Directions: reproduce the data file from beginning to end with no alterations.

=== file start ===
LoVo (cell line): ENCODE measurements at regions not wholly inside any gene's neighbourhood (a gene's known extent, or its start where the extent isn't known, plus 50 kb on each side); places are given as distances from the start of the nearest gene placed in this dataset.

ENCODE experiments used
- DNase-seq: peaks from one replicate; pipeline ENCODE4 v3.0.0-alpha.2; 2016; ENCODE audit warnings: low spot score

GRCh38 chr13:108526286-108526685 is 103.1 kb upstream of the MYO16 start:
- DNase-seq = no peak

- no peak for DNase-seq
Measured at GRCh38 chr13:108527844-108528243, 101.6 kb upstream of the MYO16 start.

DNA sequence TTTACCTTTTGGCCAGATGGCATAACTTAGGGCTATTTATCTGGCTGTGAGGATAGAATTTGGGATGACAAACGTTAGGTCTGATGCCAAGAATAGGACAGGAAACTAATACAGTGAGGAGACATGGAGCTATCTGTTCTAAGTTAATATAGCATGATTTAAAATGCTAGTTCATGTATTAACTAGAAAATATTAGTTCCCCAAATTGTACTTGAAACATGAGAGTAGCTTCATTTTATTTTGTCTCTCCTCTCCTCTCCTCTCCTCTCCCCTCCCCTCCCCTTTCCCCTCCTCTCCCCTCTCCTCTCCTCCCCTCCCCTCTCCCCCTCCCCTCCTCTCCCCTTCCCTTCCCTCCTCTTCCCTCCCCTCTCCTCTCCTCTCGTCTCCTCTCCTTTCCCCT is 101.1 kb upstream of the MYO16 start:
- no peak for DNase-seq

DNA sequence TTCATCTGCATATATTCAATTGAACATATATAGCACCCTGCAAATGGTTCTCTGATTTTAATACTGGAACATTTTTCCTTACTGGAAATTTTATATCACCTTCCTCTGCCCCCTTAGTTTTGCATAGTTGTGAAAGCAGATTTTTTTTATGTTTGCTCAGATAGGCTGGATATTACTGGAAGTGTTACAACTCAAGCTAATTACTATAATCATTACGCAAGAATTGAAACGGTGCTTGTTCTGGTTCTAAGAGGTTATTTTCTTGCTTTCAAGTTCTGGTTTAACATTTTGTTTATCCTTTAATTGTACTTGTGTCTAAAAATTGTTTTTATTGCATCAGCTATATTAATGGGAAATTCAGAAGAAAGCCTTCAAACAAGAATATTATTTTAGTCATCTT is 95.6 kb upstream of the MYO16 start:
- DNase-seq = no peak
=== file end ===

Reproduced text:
LoVo (cell line): ENCODE measurements at regions not wholly inside any gene's neighbourhood (a gene's known extent, or its start where the extent isn't known, plus 50 kb on each side); places are given as distances from the start of the nearest gene placed in this dataset.

ENCODE experiments used
- DNase-seq: peaks from one replicate; pipeline ENCODE4 v3.0.0-alpha.2; 2016; ENCODE audit warnings: low spot score

GRCh38 chr13:108526286-108526685 is 103.1 kb upstream of the MYO16 start:
- DNase-seq = no peak

- no peak for DNase-seq
Measured at GRCh38 chr13:108527844-108528243, 101.6 kb upstream of the MYO16 start.

DNA sequence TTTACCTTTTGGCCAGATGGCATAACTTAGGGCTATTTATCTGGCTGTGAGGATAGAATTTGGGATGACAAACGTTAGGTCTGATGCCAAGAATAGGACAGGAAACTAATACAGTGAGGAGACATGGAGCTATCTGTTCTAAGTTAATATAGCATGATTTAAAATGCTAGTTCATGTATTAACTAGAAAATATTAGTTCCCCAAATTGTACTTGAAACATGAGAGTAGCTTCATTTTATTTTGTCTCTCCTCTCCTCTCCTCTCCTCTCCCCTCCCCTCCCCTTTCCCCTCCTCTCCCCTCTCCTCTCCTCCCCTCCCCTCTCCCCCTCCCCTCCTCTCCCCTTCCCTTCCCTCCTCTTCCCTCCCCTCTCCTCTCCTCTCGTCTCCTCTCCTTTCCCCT is 101.1 kb upstream of the MYO16 start:
- no peak for DNase-seq

DNA sequence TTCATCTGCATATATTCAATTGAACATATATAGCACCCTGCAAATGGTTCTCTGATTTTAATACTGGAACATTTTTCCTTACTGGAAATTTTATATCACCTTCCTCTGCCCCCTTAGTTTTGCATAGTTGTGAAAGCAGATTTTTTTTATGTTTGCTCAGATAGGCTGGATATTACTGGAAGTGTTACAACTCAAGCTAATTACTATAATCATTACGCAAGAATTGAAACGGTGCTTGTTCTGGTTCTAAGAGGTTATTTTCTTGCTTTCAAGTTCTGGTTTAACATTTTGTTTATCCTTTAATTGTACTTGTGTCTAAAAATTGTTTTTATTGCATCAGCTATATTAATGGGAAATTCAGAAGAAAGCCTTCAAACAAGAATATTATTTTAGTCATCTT is 95.6 kb upstream of the MYO16 start:
- DNase-seq = no peak